An architect recasts a 1960s artist’s retreat in southeastern Norway.
Architect Irene Sævik’s summer retreat lies an hour’s drive from bustling Oslo. In true Scandinavian form, principles of simplicity and respect for nature govern the house’s design. Originally built in the 1960s by the Norwegian artist Irma Salo Jæger, the 430-square-foot cabin sat unoccupied and in partial disrepair for years before Sævik purchased it and decided to expand. “It had an appealing expression that inspired me to develop it further—to transform the site and make a stronger connection between house and landscape,” Sævik says. She added an office, bedroom, sauna, and bathroom in a series of individual pavilions joined by decks, bringing the total area to just under 970 square feet. “I tried to make a place where one could stay alone, as well as a good place to be with friends,” she says.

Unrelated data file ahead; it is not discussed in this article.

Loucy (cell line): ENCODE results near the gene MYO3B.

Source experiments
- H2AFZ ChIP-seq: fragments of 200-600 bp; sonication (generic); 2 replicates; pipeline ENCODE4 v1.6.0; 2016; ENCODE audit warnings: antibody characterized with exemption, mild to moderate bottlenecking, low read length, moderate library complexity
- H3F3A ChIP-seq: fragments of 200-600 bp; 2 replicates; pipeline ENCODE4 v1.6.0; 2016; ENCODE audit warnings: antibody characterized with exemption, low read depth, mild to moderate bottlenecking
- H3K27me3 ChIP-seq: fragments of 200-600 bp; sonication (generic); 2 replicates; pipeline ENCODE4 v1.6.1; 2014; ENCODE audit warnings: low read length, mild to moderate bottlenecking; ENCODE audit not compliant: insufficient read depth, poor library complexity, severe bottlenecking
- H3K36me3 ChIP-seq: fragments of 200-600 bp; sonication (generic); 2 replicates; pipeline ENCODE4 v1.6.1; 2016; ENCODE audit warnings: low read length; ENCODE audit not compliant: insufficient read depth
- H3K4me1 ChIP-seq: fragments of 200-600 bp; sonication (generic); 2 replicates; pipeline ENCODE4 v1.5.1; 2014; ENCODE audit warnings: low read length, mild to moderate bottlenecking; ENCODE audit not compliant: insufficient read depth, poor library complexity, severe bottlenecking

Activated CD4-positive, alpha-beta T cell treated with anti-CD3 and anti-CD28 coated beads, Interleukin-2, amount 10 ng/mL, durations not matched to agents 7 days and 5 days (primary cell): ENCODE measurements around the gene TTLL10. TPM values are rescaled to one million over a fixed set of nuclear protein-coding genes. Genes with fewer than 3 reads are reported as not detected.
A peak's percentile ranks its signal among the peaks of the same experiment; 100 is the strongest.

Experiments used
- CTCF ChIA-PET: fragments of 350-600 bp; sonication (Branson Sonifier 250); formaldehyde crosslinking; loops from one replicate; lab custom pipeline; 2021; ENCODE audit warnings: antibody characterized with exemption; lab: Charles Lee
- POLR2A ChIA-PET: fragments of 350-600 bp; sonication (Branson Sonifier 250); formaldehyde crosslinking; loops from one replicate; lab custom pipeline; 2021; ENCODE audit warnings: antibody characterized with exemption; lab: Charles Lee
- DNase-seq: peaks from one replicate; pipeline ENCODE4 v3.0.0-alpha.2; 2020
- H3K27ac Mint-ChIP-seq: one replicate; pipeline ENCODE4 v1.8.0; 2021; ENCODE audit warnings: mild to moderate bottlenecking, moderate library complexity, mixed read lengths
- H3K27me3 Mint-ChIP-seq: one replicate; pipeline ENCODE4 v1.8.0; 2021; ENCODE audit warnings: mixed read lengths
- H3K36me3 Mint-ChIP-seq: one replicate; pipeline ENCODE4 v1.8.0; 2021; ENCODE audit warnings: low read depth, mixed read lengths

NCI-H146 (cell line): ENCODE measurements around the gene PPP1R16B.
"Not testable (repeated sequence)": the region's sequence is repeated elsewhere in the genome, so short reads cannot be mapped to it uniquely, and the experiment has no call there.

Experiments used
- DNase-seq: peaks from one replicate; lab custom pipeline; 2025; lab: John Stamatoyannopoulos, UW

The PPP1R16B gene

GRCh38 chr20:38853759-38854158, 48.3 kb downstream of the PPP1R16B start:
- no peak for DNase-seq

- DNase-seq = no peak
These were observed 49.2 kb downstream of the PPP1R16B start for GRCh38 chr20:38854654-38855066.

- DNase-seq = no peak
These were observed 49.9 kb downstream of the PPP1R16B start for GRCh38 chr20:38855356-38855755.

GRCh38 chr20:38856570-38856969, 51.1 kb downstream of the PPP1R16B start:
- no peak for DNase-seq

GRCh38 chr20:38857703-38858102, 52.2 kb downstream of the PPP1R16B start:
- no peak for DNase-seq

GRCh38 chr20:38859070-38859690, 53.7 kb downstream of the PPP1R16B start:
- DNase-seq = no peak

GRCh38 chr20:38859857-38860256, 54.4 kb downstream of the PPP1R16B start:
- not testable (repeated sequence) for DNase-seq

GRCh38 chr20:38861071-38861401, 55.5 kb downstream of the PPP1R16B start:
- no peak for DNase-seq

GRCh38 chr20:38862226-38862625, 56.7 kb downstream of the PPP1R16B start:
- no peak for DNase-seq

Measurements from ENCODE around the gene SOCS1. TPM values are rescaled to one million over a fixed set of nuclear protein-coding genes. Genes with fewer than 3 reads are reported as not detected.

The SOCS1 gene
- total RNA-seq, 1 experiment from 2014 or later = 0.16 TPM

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Sævik compares her house to a contemplative hideout. “It’s very quiet,” she says. “You can concentrate and let thoughts fly.” Her favorite summer pastimes include reading, painting, drawing, yoga, and “just sitting and feeling the forest,” she says.
The 1950s desk in the office is from the original house; the chair is by Aksel, a Norwegian furniture company. Sævik designed the pencil holder.
Sævik designed the wood tub in the bathroom, which features an adjacent sauna. The Inxx A5 faucet is by Mora.
The house is divided into three sections connected by a series of outdoor galleries. “When I walk from one room to another, I have to go outdoors and feel the weather and nature—rain, cold, and sun,” says Sævik.
Instead of emphasizing the expansive panorama of oak, pine, and aspen trees, the house frames select views—a move inspired by Japanese design.
The interiors are clad in white-glazed pine, a contrast to the black-stained facade. The brick fireplace is original. Near a Polder sofa by Hella Jongerius for Vitra is a coffee table of Sævik’s design. The rocking chair is vintage and came with the house.
A section of the roof reaches over a rock outcropping—a detail that visually connects the house to the landscape and offers a handy way to climb up to the roof deck without using a ladder.